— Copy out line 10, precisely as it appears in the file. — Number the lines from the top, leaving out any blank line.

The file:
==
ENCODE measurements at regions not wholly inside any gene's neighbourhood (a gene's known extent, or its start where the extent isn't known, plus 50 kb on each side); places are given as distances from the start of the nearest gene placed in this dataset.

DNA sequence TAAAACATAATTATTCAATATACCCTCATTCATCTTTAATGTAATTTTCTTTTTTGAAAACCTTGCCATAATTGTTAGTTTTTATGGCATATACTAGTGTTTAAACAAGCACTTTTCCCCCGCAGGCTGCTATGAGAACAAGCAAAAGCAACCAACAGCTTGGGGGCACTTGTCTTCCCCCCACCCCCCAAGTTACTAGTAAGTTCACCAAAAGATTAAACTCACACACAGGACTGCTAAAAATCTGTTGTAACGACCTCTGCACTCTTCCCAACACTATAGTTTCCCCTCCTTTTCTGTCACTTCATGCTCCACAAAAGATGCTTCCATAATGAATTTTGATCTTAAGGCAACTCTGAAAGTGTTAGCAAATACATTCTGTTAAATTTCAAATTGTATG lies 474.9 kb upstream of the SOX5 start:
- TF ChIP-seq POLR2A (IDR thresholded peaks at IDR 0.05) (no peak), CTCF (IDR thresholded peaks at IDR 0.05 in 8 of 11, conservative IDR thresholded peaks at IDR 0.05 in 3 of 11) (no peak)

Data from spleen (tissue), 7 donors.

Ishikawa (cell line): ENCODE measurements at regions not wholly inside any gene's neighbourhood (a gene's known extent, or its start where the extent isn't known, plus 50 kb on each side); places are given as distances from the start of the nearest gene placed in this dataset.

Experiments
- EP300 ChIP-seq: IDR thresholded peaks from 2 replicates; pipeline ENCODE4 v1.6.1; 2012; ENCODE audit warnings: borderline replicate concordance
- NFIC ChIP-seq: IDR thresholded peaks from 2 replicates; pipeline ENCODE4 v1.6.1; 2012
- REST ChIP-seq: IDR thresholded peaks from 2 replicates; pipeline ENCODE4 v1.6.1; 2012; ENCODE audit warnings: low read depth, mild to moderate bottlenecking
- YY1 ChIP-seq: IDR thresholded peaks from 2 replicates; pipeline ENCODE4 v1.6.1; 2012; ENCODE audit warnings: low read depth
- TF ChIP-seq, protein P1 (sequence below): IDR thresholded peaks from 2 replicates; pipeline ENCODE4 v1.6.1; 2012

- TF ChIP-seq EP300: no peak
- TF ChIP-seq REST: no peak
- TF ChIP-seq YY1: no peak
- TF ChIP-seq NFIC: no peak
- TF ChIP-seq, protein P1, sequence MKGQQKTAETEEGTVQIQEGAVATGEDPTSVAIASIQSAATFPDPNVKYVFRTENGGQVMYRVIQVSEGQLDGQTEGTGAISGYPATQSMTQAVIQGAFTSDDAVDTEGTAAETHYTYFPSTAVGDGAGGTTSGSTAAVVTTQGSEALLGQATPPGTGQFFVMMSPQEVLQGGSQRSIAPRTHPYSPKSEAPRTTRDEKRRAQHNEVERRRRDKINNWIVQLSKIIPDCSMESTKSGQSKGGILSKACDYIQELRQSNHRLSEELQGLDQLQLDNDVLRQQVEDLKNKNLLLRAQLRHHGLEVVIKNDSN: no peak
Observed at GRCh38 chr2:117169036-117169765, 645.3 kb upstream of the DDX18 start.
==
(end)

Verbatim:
- YY1 ChIP-seq: IDR thresholded peaks from 2 replicates; pipeline ENCODE4 v1.6.1; 2012; ENCODE audit warnings: low read depth